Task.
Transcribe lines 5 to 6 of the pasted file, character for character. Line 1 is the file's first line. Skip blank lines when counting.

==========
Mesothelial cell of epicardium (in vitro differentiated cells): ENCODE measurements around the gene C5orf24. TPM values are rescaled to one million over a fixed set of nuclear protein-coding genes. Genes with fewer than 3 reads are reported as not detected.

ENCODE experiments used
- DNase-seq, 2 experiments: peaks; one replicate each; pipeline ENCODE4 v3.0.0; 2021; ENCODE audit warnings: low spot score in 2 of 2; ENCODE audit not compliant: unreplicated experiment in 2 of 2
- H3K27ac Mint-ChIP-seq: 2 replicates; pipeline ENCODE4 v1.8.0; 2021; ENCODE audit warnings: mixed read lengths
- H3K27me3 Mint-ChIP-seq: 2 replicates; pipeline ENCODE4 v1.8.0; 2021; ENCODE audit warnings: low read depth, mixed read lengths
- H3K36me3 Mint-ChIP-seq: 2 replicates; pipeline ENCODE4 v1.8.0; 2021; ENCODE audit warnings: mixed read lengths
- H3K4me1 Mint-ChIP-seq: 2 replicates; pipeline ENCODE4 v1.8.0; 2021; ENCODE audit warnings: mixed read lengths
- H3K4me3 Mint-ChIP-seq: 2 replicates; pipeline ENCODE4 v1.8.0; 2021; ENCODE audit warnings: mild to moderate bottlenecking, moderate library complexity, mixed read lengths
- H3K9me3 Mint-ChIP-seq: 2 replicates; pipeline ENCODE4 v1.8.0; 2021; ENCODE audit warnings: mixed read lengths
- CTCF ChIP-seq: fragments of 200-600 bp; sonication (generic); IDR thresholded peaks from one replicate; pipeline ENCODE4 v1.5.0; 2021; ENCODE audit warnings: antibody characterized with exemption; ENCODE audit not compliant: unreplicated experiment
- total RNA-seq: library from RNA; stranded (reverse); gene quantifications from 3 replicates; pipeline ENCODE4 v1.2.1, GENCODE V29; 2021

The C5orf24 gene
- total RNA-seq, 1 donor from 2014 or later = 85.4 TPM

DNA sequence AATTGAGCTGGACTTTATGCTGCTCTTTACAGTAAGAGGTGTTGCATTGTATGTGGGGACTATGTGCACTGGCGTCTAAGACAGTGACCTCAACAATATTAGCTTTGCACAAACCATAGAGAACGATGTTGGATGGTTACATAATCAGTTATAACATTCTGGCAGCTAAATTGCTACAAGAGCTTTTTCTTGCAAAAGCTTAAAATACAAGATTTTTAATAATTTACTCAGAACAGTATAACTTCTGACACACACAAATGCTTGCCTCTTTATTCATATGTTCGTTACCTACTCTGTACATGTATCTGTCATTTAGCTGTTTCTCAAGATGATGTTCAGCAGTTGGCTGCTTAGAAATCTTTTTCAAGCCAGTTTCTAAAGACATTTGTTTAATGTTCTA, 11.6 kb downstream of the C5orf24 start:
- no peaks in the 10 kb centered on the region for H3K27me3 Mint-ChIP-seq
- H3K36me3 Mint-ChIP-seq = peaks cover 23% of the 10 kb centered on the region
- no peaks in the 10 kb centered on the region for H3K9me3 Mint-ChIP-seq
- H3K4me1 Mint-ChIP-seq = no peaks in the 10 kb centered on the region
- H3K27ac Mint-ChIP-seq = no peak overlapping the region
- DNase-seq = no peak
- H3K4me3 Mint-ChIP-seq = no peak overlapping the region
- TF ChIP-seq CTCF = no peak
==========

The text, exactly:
- H3K27me3 Mint-ChIP-seq: 2 replicates; pipeline ENCODE4 v1.8.0; 2021; ENCODE audit warnings: low read depth, mixed read lengths
- H3K36me3 Mint-ChIP-seq: 2 replicates; pipeline ENCODE4 v1.8.0; 2021; ENCODE audit warnings: mixed read lengths